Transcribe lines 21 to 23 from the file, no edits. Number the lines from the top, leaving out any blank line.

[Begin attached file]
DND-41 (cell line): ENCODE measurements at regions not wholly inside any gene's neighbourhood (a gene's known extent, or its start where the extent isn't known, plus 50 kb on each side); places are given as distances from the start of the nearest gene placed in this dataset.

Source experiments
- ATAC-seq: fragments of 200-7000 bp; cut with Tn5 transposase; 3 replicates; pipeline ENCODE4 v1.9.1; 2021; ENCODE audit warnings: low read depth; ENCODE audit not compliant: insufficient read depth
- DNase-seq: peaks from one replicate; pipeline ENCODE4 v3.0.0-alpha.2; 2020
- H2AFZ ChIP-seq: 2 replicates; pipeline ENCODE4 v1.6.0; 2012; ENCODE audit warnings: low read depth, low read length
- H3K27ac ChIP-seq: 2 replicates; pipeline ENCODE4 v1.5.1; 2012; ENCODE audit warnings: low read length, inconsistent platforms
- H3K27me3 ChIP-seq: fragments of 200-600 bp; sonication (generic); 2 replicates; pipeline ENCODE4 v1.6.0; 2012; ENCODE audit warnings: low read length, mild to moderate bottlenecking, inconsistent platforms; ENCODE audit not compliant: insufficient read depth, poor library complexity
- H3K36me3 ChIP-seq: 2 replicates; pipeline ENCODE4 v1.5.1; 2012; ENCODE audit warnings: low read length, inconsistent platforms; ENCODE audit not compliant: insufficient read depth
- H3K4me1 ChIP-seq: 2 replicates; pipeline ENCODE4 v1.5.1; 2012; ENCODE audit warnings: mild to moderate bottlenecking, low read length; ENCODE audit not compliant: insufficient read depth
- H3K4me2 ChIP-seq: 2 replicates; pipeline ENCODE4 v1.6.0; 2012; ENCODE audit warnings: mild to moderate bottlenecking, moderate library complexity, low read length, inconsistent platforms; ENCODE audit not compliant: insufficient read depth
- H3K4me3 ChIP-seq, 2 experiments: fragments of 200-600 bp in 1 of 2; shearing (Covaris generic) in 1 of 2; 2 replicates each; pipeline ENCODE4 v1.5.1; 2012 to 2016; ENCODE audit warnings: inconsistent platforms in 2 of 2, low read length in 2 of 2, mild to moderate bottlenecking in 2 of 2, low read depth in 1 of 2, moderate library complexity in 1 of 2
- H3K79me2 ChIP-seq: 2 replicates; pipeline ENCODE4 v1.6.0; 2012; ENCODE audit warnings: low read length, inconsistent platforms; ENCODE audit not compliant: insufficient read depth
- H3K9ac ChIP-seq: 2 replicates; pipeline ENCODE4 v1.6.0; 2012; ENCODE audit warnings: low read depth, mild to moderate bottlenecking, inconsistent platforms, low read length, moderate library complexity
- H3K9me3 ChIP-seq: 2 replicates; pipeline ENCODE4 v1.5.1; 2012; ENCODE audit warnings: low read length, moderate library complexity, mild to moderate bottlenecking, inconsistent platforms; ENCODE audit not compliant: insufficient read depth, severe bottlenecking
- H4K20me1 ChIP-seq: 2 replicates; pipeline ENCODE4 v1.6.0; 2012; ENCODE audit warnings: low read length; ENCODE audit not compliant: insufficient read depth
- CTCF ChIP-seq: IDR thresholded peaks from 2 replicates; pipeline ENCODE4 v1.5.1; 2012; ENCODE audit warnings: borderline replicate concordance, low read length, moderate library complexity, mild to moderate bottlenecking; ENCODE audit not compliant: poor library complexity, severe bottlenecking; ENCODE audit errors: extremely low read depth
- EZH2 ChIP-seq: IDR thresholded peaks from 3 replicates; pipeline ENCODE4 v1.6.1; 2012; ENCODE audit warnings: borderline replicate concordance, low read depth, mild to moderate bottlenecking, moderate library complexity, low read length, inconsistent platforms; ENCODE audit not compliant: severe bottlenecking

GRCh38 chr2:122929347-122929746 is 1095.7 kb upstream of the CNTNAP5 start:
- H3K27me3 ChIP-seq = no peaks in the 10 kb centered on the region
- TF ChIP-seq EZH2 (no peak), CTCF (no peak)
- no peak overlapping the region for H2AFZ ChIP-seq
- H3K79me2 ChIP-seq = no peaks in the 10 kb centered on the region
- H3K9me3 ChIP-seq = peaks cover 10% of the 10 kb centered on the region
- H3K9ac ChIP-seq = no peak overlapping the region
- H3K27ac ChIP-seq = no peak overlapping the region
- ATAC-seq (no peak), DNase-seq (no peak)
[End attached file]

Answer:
- no peak overlapping the region for H2AFZ ChIP-seq
- H3K79me2 ChIP-seq = no peaks in the 10 kb centered on the region
- H3K9me3 ChIP-seq = peaks cover 10% of the 10 kb centered on the region